Select Page

In the early 1980s, Michael Eugene Porter, an American academic and researcher on topics within economics and business, undertook research to study the behaviours of successful enterprises. He set out to find out how firms maintained success in the long term, and through this he came up with a set of strategies, called generic strategies, that businesses can employ in their operating models to remain ahead of the competition.

According to Mr. Porter, a firm can position itself within an industry by focusing on its strengths. He argued that these strengths are likely to be found in two areas: cost and differentiation. By focusing on these strengths in either a narrow or broad scope, the generic strategies become clear. These are cost leadership, differentiation and focus, with the focus strategy further broken down into differentiation focus and cost focus.

In the business world, having a competitive advantage enables a firm to perform better than its competitors. A competitive advantage can be a result of many factors, including access to raw materials, access to technology, a firm’s geographic location and the presence of highly skilled labour. Whatever the advantage, it has to be uniquely employed to ensure that a business can outperform the rest of the competition. Mr. Porter’s strategies, therefore, give entrepreneurs insight into how to use these advantages and create business models that make the most out of their strengths. Willah Joseph Mudolo, a seasoned business executive and co-founder of the ADF Group, enjoys reading Mr. Porter’s books and material on marketing.

The generic strategies are explained in detail below.

Cost Leadership

The cost leadership strategy highlights the need for a company to be the leader in its industry through cost. Merely being a low-cost producer is not enough, since other cheap manufacturers can undercut a firm’s prices and block its attempt to gain market share. Firms that choose this strategy have confidence in being able to achieve and maintain their top status in their respective markets.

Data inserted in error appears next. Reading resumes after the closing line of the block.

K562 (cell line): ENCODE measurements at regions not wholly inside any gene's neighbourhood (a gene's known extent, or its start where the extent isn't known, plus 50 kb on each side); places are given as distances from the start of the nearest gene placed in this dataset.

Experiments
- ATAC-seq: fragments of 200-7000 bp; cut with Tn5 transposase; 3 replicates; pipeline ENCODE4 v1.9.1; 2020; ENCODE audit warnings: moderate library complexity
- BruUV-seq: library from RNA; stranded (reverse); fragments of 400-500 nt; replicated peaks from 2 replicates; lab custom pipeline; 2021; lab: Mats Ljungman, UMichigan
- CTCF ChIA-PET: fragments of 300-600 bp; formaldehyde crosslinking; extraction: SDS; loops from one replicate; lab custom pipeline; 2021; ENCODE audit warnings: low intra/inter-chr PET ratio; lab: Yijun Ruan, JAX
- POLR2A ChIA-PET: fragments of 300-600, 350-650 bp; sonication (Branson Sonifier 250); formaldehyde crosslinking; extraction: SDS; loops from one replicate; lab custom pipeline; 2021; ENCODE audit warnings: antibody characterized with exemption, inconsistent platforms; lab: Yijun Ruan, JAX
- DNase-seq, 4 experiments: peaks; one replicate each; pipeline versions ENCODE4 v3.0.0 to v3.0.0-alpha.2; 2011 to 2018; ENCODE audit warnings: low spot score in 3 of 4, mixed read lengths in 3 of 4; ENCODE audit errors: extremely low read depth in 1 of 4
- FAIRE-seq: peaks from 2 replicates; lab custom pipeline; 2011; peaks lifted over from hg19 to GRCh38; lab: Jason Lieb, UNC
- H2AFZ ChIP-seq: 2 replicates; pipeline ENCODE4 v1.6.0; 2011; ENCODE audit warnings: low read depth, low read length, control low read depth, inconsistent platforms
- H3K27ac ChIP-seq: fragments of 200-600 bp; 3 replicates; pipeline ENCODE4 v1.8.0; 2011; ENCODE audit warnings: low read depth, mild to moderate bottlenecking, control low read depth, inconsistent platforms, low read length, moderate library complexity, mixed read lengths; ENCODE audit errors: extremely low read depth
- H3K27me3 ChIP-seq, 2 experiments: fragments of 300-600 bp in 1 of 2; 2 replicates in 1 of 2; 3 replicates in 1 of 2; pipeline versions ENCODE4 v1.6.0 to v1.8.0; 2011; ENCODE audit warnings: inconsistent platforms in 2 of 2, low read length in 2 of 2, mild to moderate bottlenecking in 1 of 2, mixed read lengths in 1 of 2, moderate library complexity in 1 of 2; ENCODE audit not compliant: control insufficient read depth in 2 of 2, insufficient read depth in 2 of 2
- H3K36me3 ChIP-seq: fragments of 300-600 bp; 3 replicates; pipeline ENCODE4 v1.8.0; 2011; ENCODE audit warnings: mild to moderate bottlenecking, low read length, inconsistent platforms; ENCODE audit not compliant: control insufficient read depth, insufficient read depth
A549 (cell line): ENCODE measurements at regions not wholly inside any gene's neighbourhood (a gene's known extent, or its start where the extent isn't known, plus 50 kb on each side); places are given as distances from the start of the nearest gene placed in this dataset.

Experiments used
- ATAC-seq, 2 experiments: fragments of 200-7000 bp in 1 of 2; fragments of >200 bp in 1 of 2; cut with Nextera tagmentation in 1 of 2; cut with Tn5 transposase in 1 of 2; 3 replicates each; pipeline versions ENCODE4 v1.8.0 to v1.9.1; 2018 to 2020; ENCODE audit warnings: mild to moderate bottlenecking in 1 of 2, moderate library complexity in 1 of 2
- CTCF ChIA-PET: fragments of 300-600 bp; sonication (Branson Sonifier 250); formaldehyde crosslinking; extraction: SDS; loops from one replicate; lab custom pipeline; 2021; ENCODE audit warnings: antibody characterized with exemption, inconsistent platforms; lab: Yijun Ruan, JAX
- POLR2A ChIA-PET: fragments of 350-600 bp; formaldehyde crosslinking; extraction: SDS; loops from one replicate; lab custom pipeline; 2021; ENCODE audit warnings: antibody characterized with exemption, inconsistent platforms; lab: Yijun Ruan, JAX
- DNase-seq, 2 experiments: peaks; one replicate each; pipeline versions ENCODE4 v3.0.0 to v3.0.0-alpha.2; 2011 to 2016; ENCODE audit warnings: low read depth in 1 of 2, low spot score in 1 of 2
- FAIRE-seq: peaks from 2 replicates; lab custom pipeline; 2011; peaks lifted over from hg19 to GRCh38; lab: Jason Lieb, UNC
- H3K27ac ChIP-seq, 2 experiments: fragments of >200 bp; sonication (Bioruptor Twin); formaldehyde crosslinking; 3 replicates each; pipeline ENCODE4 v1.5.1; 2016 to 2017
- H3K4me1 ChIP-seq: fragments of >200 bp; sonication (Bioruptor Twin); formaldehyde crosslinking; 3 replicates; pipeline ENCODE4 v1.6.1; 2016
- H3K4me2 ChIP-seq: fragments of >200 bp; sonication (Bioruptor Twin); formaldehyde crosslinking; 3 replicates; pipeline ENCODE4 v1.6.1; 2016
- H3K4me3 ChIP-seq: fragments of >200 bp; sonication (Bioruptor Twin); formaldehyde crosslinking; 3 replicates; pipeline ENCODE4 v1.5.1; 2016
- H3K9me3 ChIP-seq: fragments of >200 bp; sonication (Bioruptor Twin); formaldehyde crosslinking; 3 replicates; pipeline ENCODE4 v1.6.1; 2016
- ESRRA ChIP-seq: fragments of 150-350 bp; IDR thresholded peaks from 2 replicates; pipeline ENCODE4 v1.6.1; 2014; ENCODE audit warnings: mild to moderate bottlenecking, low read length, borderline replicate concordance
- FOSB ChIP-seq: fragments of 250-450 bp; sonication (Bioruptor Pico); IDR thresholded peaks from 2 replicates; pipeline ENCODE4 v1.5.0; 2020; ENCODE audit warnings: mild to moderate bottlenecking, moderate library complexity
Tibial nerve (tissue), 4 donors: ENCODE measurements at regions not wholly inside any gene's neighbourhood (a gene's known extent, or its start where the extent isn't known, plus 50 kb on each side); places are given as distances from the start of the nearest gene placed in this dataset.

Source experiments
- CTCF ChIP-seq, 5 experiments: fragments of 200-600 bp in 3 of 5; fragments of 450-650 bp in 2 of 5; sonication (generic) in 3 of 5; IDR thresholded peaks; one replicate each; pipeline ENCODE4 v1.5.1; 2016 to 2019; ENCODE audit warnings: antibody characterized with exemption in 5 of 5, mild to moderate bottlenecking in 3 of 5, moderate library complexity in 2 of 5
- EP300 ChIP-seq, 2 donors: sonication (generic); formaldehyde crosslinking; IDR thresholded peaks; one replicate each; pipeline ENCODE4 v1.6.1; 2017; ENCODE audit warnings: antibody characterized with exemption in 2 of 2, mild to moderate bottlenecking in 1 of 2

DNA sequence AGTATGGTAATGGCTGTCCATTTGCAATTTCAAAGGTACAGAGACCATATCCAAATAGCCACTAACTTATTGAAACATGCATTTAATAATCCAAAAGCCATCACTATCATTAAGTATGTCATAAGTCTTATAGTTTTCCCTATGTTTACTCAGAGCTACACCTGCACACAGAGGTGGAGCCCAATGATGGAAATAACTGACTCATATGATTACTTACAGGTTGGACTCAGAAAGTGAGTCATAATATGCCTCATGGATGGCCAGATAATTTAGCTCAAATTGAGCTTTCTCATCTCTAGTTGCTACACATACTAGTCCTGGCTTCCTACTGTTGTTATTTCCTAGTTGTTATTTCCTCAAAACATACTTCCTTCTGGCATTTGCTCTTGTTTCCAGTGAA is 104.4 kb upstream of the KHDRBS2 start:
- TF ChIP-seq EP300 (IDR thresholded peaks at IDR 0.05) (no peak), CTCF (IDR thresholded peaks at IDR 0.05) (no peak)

The defining characteristics for companies that are good at cost leadership include having access to technology that helps to reduce costs, efficient logistics and access to raw materials and labour at low costs. The risk with selecting this route is that these sources are not unique to an individual company, and other competitors may just as easily copy the strategy and implement it.

Differentiation

While price is an important factor in any industry, the differentiation strategy calls on a company to develop services or products that have unique qualities that are held in high regard by customers. These attributes should also make customers perceive the service or product to be better than the firm’s competitors. Subsequently, a firm can charge a premium price for the product because of its unique attributes in the hope that the extra price can cover the costs of producing a unique offering.

Since the product itself is unique, an increase in production costs by suppliers can be passed on to the customers since the firm is confident that there isn’t a readily available substitute product. Firms that employ the differentiation strategy have some unique strengths, including the following:

  • A skilled research and development (R&D) team or unit
  • A motivated sales and marketing team that quickly and effectively conveys the product’s unique attributes
  • A reputation for innovation and quality

The differentiation strategy doesn’t come without its risks, which include imitation by competitor firms and changes in customer preferences.

Focus

Firms that choose focus strategies concentrate on niche markets within their industries and, through a proper understanding of the market’s dynamics and the customers’ needs, develop well-specified or low-cost products. Since these firms are focused on serving their customers well, they tend to have loyal customers, a behaviour that deters competitors from this market segment.

The focus strategy on its own is not enough, so a company has to decide whether to pursue a differentiation or cost strategy once it decides to adopt the focus strategy.